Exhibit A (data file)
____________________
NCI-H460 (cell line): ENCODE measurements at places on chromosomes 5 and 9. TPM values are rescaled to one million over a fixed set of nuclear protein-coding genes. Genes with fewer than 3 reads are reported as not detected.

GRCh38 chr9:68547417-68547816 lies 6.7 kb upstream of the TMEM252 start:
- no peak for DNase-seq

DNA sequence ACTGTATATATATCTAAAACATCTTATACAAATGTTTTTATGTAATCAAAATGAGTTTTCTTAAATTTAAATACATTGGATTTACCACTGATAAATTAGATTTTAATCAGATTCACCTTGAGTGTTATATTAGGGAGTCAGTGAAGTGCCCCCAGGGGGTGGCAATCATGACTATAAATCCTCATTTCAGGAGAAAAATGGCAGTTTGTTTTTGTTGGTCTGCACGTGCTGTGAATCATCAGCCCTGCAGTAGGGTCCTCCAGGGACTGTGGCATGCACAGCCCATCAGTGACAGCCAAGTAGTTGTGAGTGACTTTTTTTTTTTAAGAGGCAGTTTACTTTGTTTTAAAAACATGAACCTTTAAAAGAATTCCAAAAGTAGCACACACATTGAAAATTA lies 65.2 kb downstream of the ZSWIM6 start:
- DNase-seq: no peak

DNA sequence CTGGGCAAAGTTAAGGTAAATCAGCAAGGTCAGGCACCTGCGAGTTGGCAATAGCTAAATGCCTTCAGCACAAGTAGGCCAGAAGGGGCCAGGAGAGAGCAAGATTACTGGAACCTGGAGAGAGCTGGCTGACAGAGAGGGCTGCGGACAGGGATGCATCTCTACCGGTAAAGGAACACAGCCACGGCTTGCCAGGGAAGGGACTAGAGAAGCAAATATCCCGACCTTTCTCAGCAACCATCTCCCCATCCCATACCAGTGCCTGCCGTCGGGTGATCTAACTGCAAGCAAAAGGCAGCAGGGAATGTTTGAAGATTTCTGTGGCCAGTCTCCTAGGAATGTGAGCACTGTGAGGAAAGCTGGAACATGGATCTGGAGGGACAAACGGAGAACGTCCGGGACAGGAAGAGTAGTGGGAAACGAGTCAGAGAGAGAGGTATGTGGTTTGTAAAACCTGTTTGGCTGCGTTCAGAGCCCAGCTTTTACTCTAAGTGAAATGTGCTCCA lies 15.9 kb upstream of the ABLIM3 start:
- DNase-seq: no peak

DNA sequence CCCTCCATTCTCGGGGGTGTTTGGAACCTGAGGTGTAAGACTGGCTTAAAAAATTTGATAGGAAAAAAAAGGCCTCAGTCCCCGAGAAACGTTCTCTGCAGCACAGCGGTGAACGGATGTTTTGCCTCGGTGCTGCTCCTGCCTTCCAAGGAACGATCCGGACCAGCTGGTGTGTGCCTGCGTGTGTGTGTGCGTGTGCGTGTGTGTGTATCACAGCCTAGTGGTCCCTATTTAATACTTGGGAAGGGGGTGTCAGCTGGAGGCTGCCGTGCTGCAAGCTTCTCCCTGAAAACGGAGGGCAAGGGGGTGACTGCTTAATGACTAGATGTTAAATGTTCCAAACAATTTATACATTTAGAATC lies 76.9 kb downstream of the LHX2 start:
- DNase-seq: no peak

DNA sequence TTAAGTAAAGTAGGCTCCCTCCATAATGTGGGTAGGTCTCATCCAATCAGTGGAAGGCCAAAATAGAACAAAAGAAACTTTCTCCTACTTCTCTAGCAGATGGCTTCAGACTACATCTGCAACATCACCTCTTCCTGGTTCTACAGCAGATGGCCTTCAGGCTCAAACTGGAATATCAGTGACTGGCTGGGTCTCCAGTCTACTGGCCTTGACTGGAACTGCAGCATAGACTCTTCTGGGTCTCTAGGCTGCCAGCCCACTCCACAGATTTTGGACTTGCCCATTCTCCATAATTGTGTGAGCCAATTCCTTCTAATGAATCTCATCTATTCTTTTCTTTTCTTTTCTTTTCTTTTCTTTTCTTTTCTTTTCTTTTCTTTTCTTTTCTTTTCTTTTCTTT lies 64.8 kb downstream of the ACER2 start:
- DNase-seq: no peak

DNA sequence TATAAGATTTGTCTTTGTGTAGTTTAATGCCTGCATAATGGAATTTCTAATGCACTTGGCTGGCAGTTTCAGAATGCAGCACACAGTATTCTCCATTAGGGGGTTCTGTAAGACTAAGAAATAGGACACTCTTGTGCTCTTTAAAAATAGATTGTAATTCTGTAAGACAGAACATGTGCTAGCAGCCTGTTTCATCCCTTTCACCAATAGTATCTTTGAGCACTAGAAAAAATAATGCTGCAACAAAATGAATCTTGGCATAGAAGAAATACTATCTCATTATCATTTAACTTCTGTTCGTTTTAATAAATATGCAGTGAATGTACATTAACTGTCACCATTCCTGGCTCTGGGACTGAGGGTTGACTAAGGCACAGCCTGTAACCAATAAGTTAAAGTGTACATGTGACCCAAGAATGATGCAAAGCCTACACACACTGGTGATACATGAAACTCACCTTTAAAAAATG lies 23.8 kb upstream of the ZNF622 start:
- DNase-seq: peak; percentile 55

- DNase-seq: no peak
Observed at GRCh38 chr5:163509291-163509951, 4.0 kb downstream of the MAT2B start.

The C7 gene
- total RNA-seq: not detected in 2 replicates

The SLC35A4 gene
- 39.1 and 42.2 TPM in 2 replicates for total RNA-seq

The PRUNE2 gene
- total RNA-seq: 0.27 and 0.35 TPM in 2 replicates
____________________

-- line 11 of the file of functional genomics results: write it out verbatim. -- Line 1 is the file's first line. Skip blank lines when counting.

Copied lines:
- DNase-seq: no peak